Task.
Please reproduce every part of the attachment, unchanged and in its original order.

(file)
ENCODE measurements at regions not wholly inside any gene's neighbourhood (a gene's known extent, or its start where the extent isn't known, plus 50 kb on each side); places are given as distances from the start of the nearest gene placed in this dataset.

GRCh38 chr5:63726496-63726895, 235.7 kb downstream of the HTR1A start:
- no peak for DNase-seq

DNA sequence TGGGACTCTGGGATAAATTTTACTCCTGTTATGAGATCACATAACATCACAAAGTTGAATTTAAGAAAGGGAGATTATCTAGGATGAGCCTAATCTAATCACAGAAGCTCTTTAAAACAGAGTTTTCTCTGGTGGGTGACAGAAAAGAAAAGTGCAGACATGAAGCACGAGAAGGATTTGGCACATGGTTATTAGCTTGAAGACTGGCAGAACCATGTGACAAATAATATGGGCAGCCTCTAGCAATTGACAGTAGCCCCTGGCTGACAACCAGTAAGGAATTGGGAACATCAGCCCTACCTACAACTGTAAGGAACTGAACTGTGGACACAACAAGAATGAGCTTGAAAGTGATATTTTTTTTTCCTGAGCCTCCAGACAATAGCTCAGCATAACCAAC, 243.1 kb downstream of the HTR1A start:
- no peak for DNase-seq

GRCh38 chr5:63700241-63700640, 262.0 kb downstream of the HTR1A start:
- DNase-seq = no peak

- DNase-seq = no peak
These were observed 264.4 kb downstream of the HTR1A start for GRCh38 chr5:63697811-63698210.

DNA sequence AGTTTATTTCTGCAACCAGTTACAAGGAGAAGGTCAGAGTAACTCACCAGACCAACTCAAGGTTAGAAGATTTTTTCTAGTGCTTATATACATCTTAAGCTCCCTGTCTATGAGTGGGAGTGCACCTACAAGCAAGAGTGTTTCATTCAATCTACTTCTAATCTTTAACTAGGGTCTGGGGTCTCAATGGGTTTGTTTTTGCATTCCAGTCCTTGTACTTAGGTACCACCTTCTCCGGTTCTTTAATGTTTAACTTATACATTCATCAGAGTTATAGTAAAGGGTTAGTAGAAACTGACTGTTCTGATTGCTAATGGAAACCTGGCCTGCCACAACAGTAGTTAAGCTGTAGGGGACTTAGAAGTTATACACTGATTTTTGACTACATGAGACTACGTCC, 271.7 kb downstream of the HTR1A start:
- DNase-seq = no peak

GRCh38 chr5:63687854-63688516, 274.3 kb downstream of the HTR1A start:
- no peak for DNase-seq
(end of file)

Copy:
ENCODE measurements at regions not wholly inside any gene's neighbourhood (a gene's known extent, or its start where the extent isn't known, plus 50 kb on each side); places are given as distances from the start of the nearest gene placed in this dataset.

GRCh38 chr5:63726496-63726895, 235.7 kb downstream of the HTR1A start:
- no peak for DNase-seq

DNA sequence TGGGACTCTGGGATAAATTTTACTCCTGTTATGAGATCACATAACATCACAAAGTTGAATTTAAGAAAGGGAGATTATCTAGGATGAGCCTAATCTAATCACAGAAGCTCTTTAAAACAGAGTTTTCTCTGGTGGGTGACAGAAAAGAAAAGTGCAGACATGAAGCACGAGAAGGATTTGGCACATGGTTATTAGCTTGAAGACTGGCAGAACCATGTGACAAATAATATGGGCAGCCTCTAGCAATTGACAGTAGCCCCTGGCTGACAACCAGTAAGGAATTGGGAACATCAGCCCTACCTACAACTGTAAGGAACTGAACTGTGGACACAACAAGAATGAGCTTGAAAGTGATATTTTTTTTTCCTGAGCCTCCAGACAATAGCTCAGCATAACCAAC, 243.1 kb downstream of the HTR1A start:
- no peak for DNase-seq

GRCh38 chr5:63700241-63700640, 262.0 kb downstream of the HTR1A start:
- DNase-seq = no peak

- DNase-seq = no peak
These were observed 264.4 kb downstream of the HTR1A start for GRCh38 chr5:63697811-63698210.

DNA sequence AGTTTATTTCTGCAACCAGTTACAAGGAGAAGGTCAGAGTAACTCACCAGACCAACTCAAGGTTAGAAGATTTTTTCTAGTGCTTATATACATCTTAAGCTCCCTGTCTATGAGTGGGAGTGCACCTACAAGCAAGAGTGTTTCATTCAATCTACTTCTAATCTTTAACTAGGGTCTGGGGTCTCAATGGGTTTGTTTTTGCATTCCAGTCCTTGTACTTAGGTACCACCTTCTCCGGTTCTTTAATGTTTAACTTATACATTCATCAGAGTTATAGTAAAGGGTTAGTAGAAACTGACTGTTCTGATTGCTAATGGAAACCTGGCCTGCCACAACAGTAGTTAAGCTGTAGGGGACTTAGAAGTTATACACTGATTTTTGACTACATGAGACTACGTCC, 271.7 kb downstream of the HTR1A start:
- DNase-seq = no peak

GRCh38 chr5:63687854-63688516, 274.3 kb downstream of the HTR1A start:
- no peak for DNase-seq